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Ozark School Staff Participates in Behavioral Risk Assessment Training

Ozark School District is continuing its focus on mental health awareness as eight District employees participated in a Behavioral Risk Assessment training Aug. 24. Conducted by staff from the Missouri School Boards’ Association’s Center for Education Safety, the training is designed to ensure the safest possible learning environment for students and teachers.

“It is important for everyone to be able recognize and report warning signs,” said Gerald Chambers, Ozark School District executive director of student services. “According to research, none of the perpetrators of school violence ‘just snapped.’ We need to know our students and staff and be able to provide support and intervention.”

While Ozark School District hosted the event, the Christian County Juvenile Office helped fund it, paying for up to one team — four employees — from each school. A total of seven area school districts attended, including two teams from Ozark.

The focus of the training is to help teachers and school staff identify potential issues related to safety and prevent violence in the school setting. It includes a discussion of the elements of an effective school risk assessment program and information aimed at helping teachers and staff understand that school violence is often preventable.

“Research is clear that students are not able to learn effectively and teachers are not able to teach effectively if the environment they are in is not safe and secure,” says Center for Education Safety Consultant Amy Bledsoe. “Safety is more than a locked door or metal detectors. It includes a school climate that encourages relationship building and that leads to reporting of possible safety issues.”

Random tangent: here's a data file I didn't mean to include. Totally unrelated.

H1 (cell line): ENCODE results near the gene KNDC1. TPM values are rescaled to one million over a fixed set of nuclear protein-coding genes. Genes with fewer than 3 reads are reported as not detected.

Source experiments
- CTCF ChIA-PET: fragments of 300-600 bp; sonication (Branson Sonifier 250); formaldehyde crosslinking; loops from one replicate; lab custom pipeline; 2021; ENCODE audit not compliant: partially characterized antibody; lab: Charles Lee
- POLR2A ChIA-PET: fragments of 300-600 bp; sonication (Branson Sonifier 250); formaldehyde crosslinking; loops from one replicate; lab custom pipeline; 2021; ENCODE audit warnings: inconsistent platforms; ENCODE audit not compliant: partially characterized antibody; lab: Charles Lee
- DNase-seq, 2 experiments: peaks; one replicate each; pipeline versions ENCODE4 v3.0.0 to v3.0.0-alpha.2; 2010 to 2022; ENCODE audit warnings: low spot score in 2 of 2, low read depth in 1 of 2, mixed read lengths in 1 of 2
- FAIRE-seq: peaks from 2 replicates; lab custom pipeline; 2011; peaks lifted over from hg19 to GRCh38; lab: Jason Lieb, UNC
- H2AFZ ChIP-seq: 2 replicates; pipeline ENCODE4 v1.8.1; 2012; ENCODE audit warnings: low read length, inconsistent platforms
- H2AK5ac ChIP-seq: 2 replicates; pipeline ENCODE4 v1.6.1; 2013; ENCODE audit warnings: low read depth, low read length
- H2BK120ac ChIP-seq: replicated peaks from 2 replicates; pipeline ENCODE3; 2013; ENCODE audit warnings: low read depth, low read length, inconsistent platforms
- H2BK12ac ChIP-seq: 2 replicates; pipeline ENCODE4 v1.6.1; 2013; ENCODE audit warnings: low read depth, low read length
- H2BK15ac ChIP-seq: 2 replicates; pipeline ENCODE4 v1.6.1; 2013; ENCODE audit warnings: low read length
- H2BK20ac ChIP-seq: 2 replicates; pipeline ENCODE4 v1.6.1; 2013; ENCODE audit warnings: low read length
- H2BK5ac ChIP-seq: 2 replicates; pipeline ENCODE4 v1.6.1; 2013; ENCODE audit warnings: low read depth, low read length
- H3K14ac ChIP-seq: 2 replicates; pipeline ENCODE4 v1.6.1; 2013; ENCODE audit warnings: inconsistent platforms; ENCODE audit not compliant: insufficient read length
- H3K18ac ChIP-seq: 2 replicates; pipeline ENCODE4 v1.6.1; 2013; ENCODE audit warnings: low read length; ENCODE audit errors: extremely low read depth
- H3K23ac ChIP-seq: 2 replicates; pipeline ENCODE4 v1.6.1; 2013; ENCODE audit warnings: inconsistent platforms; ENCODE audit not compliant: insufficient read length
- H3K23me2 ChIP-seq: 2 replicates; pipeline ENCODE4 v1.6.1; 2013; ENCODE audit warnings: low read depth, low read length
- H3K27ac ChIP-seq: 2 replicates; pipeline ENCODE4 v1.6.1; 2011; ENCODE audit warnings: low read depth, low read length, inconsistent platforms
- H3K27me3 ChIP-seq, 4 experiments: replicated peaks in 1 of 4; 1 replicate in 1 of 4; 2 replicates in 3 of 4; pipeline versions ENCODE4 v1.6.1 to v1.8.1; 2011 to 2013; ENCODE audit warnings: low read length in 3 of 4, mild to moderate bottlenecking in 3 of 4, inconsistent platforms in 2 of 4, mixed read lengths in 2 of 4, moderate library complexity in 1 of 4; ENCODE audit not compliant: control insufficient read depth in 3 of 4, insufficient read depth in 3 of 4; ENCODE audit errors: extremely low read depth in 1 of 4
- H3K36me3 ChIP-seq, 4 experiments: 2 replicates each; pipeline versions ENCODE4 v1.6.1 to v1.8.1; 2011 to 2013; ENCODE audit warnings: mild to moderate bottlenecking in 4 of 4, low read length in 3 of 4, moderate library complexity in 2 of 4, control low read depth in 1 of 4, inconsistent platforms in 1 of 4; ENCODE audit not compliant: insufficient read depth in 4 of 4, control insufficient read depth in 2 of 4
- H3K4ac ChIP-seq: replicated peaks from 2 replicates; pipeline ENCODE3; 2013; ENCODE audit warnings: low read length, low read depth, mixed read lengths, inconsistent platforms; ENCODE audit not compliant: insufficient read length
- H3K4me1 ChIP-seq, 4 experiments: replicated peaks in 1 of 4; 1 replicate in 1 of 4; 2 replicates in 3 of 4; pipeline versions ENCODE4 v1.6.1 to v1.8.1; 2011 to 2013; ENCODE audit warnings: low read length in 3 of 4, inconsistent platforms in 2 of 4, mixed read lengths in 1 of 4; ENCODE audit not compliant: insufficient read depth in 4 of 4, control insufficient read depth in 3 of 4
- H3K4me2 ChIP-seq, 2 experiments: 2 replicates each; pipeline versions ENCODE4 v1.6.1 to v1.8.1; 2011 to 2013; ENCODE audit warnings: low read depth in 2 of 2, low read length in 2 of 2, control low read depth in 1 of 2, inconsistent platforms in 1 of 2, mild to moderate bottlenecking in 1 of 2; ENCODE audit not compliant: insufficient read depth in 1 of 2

Chambers said the training was very beneficial and Ozark participants will now take that information back to their buildings to train others.

“Our goal is to understand how and why violence prevention is important and how risk assessment works,” he said. “According to research, almost every perpetrator told someone or wanted to be stopped. We need to be able to recognize the risk factors.” 

This is the next step in a year focused on increasing awareness of mental health. In early August, many Ozark teachers participated in classes where they discussed how a student’s trauma experiences and mental health diagnoses can affect the classroom, as well as how to recognize and work with students exhibiting signs and symptoms of trauma. Other classes offered centered on mental health and how to recognize indicators of suicide.